The review also examined the state of correctional infrastructure across the province. The Thunder Bay District Jail, which opened in 1928, is the fifth-oldest in Ontario and had an operating capacity of 120 inmates as of Jan. 24, 2017. The Thunder Bay Correctional Centre opened in 1965 and has an operating capacity of 124.

The proposed new correctional centre would have capacity for about 80 more inmates.

But Bradshaw said that might not be enough if the new Thunder Bay institution ends up playing a larger role in serving Northwestern Ontario.

“It’s much like the regional hospital where it (could) become a hub,” Bradshaw said.

“They built it based on what we need and then all of the sudden everybody is coming from all around. That’s really what I see happening with Kenora being so over capacity, I see us taking a lot of their remands and the Fort (Frances) jail is frequently running at or above capacity.”

The Thunder Bay District Jail, in particular, has had a number of high-profile incidents which have prompted calls for a new facility.

The jail was the scene of a riot in December 2015 that led to a correctional officer being taken hostage for about 12 hours. The officer and three inmates were involved in the disturbance.

Following the riot, a number of politicians and union leaders have toured the jail including OPSEU president Smokey Thomas and NDP critic Jennifer French who were outspoken about the conditions they witnessed.

Last October a 48-year-old inmate escaped from the facility through a service entrance, a jailbreak correctional officers said would have been easily preventable with improved infrastructure.

As well, two coroner’s inquests conducted in 2016 into the deaths of inmates at the jail resulted in recommendations calling on the Ministry of Community Safety and Correctional Services to build a new facility.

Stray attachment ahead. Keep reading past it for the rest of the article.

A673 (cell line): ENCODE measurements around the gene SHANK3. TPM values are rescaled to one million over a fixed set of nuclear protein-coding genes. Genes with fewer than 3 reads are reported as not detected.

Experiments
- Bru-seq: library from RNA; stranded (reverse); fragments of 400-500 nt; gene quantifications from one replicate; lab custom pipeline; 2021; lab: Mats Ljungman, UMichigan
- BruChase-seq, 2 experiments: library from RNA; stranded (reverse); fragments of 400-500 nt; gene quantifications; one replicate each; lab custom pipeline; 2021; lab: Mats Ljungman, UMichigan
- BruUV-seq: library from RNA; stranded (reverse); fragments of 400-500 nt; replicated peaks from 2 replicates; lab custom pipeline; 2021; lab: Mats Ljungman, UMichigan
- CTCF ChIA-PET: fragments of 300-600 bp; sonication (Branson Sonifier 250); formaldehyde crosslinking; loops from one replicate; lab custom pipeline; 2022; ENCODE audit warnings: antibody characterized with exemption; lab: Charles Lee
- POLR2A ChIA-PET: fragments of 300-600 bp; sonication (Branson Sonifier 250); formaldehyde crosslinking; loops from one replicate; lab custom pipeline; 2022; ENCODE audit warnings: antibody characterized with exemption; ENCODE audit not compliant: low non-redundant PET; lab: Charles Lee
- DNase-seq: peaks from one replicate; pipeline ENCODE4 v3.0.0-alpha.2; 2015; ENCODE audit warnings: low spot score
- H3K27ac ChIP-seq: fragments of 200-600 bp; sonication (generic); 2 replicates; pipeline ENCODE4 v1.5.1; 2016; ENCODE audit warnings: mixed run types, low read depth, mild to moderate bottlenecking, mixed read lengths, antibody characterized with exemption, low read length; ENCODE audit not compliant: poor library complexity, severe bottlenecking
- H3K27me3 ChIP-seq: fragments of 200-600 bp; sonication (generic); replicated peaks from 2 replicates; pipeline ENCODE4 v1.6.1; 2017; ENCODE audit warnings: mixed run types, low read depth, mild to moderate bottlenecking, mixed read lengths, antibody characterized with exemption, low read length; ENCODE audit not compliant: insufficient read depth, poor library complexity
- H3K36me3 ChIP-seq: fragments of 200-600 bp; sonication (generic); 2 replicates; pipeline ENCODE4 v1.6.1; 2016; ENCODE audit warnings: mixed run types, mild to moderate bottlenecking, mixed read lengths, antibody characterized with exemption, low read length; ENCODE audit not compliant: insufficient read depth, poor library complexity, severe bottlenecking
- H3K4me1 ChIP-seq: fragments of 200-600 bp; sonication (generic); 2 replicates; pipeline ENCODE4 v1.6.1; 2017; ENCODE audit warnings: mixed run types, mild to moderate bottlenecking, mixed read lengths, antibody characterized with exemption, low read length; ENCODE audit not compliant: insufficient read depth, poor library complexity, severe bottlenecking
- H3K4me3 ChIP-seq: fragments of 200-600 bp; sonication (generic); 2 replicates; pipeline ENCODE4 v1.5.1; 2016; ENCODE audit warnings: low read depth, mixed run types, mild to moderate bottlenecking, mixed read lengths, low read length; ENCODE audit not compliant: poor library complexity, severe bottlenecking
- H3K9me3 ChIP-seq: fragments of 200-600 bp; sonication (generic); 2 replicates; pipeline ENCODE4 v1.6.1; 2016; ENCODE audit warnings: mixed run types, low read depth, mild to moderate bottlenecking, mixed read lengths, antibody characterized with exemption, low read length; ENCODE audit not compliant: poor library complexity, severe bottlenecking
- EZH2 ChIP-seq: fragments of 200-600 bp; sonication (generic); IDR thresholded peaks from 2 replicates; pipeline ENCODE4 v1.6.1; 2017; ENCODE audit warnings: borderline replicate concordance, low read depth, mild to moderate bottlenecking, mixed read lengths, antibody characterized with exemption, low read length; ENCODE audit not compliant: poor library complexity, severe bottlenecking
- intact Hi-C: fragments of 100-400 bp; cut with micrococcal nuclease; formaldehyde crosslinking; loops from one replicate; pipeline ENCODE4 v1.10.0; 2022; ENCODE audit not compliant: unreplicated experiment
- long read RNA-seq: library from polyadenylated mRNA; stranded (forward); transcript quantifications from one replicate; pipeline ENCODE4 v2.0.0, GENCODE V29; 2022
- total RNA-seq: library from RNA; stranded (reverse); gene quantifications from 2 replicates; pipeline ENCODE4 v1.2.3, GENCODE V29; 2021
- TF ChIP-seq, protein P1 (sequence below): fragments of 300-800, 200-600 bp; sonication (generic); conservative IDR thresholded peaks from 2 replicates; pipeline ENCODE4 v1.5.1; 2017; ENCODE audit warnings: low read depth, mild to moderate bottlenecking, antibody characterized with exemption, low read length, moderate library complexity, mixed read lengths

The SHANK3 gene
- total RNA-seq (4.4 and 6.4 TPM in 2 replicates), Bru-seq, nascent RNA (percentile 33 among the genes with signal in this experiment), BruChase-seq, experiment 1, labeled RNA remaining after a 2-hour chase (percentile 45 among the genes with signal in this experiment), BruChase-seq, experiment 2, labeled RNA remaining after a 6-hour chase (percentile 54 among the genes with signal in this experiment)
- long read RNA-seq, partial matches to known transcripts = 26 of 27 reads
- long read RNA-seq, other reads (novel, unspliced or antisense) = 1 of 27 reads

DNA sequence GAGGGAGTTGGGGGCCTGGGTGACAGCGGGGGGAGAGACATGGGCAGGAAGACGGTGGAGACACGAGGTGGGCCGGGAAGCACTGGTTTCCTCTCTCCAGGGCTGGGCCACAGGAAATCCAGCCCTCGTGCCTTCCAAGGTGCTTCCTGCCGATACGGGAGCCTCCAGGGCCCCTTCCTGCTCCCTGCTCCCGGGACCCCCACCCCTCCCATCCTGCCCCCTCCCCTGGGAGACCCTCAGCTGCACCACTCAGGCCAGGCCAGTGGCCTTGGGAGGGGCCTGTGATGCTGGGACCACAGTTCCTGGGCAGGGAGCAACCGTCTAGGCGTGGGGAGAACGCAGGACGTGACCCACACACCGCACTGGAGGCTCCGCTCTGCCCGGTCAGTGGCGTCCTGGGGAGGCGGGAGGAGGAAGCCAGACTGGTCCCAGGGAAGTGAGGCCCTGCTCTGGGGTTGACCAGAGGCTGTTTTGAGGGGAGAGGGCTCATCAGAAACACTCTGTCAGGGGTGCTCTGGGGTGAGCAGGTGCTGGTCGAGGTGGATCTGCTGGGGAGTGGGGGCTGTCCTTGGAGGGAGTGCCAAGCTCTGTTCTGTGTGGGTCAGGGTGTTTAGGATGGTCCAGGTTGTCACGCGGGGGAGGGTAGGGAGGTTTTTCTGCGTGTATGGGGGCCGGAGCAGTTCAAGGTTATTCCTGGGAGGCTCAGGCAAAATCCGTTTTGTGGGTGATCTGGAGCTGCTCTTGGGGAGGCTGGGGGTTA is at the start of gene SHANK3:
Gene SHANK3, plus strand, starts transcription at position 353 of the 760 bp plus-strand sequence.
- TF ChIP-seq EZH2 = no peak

Most recently, less than three months ago 56-year-old Moses Beaver was found unresponsive in his cell and was pronounced dead at the Thunder Bay Regional Health Sciences Centre.

According to the release, community advisory board will also be established in Thunder Bay, which will have board members acting as independent observers that provide perspective on the care, supervision and programs for inmates.

Community Safety and Correctional Services Minister Marie-France Lalonde also on Thursday announced a new 725-bed correctional facility will be built in Ottawa.

The full report from Sapers is expected to be completed in August. In the meantime, he had sharp criticism for the provincial correctional system.

"I expected to find a system that, while not problem free, was generally well-managed, adequately staffed and resourced and supported by modern information technology and management capacity and practice," Sapers wrote. "What I found was a thinned-out and overstretched workforce, the work of corrections being carried out in the shadow of strained labour relations and the legacy of ideological, not evidence-based, decisions about infrastructure, program design and service delivery." 



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Matt Vis

About the Author: Matt Vis

Born and raised in Thunder Bay, Matt is honoured to tell the stories of his hometown.